A power crisis might be looming over the state with the Central Railway (CR) shooting off a letter to the Maharashtra State Power Generation Company (Mahagenco) asking the latter to pay up pending bills of Rs111 crore incurred in the transportation of coal.
The letter states that a worst-case scenario would have the CR asking collieries in Nagpur and Bilaspur – which send coal for Mahagenco’s four Maharashtra-based power plants – to stop loading them on CR’s wagons.
The move could mean that power plants might not have enough coal to generate electricity in case the CR carries out its warning.
Mahagenco has an installed capacity of 10,237 MW, of which nearly 6,980 MW is coal-based. One gas-based generating station at Uran has installed capacity of 672 MW. Hydro electric projects in the state were designed, erected and commissioned through the Water Resources Department (WRD). After commissioning, the hydro projects were handed over on long-term lease to Mahagenco for operation and maintenance. At present, there are 27 hydel projects having a capacity of 2,585 MW.
The letter came after the CR realised that as of September 9, the total outstanding bill has reached Rs111 crore, up by Rs 18 crore since August 31 when the outstanding was around Rs 93.25 crore. Meetings between CR authorities and Mahagenco officials on June 6 and July 4 this year didn’t have much impact, said sources.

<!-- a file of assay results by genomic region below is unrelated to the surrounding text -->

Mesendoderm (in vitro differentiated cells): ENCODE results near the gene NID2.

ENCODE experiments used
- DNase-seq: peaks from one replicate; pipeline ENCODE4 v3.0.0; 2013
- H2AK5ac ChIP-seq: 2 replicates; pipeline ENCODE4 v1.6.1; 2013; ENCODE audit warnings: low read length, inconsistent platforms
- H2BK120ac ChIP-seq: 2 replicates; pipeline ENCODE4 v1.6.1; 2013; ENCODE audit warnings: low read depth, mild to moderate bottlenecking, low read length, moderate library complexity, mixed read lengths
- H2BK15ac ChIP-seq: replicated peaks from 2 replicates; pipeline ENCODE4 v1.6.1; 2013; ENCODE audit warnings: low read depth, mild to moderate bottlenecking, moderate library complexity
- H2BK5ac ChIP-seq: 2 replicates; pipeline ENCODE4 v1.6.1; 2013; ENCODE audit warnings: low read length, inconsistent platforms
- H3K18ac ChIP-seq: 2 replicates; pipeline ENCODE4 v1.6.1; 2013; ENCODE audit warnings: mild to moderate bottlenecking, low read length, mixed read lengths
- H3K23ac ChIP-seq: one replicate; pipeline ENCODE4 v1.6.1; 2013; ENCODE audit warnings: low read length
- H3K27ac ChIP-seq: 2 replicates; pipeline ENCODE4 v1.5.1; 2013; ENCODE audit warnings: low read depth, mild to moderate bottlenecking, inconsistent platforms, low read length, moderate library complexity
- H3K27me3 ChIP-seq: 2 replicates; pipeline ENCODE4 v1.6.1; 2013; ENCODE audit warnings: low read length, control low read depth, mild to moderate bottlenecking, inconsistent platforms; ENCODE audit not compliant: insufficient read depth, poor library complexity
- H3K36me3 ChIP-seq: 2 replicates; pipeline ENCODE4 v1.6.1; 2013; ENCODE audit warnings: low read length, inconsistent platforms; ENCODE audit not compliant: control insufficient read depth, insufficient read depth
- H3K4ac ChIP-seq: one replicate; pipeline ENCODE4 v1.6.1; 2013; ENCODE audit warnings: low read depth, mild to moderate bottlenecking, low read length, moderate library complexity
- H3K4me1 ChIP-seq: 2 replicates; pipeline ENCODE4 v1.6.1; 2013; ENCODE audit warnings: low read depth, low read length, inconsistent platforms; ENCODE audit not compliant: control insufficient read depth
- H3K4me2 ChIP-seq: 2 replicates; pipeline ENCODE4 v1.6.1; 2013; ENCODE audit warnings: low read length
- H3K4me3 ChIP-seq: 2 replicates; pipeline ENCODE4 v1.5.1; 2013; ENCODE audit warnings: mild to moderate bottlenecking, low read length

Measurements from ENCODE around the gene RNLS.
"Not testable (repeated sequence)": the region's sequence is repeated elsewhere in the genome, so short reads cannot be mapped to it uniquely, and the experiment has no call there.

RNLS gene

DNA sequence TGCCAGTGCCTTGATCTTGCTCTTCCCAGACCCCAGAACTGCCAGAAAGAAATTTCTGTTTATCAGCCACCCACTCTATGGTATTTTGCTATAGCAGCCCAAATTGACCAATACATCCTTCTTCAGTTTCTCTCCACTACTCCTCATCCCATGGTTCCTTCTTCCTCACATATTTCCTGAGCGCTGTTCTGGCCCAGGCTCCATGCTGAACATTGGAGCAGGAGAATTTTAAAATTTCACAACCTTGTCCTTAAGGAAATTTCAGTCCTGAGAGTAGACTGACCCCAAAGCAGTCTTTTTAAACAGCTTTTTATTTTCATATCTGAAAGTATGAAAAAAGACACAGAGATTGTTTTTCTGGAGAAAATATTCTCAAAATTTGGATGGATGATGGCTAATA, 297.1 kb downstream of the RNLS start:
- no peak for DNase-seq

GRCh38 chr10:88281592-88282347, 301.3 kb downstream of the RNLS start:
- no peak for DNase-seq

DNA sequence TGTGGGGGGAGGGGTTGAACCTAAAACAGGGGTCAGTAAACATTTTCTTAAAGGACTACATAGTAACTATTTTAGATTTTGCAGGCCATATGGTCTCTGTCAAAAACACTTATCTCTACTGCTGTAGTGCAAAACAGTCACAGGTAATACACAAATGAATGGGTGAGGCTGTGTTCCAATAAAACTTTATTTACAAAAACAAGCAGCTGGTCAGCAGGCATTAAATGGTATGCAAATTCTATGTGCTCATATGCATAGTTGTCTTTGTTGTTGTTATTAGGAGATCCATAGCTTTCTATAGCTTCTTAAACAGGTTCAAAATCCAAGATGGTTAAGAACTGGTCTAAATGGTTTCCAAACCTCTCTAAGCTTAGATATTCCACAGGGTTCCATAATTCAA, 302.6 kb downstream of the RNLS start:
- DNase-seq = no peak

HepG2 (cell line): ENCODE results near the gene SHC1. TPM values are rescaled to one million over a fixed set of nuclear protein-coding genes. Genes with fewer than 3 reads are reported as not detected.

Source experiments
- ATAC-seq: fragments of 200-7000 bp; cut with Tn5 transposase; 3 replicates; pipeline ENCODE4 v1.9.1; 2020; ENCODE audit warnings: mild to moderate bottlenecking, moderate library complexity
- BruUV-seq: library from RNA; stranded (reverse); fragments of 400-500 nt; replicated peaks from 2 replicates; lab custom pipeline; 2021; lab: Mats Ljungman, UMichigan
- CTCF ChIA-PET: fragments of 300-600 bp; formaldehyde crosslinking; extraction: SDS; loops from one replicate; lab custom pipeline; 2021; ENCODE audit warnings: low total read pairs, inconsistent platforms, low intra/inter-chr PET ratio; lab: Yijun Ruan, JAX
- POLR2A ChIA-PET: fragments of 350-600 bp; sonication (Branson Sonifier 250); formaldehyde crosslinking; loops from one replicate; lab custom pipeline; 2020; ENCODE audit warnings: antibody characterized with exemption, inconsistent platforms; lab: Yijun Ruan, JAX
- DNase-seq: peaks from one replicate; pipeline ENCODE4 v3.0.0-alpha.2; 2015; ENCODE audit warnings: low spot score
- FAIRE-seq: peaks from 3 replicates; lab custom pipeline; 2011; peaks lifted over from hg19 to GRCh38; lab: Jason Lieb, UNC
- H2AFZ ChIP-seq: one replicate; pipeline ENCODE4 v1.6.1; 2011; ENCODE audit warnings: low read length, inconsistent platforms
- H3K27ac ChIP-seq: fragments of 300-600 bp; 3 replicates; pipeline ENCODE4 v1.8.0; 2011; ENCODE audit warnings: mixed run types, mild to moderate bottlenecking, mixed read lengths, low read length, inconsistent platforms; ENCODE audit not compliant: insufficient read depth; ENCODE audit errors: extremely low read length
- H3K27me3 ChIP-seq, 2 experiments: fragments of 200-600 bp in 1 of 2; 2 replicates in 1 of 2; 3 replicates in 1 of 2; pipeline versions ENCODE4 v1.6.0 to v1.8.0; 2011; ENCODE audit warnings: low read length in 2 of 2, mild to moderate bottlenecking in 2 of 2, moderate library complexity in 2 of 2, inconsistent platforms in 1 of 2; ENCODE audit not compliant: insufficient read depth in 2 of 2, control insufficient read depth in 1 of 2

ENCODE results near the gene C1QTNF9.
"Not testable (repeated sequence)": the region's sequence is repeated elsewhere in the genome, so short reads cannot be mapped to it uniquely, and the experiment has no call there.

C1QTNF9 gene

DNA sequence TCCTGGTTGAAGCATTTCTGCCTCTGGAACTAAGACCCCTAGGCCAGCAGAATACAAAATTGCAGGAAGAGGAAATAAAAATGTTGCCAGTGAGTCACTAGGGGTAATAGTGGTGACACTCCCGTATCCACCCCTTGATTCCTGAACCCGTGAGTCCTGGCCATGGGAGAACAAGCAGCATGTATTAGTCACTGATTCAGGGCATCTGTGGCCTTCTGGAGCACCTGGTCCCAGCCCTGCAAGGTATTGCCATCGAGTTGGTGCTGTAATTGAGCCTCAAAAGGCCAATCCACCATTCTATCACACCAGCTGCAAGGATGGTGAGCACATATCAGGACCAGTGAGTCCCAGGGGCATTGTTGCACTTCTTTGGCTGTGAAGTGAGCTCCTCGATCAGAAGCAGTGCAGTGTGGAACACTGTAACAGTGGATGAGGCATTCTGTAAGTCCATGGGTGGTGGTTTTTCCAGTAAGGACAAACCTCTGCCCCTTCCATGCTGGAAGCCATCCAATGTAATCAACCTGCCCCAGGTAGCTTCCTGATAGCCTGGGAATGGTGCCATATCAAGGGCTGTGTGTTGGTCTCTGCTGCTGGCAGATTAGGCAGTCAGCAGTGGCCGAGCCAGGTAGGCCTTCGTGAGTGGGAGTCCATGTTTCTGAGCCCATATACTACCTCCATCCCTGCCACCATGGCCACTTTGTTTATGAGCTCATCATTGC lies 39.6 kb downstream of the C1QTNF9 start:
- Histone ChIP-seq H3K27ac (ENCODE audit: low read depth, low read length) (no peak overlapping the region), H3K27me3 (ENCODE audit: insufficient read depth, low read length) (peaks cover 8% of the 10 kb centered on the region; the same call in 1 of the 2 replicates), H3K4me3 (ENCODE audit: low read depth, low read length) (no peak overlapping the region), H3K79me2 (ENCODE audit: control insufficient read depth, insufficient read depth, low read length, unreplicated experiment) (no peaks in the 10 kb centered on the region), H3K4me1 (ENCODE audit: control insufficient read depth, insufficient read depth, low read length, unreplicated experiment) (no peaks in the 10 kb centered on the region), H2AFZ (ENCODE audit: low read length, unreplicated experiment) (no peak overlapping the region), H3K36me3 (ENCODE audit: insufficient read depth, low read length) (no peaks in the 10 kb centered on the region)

Mahagenco, the power generation arm of the trifurcated Maharashtra State Electricity Board, has four power plants in the state at Nashik, Bhusawal, Paras and Chandrapur. The maximum amount of coal for electricity generation to these four plants comes from the Western Coalfields Limited collieries near Nagpur and collieries of the South Eastern Coalfields near Bilaspur.
According to sources, the Nashik plant has an outstanding of Rs17.79 crore, while the Bhusaval plant has around Rs25,7 crore.
The Paras plant has an outstanding of Rs15.2 crore. The Chandrapur plant has the highest outstanding at Rs52 crore.
According to officials, the railways has two ways of accepting payments for the coal it transports. One is where the firm puts in three days of advance with the railways – that is the total cost of coal loaded for a period of three days – and secondly by a method where the firm pays up when the coal reaches the power plant.
This, however, comes with a 10 per cent hike in bills.
“It is a known fact that electricity firms are bleeding because of various problems, including transmission losses and theft.
However, outstanding bills for agencies like the railways, already in the red, is compounding problems,” said a railway official.
While Ajoy Mehta, managing director of Maharashtra State Electricity Distribution Company, to whom the letter is addressed told dna that it was a matter concerning the generation arm of the MSEB.
Asheesh Sharma, managing director of Mahagenco, could not be reached despite repeated attempts.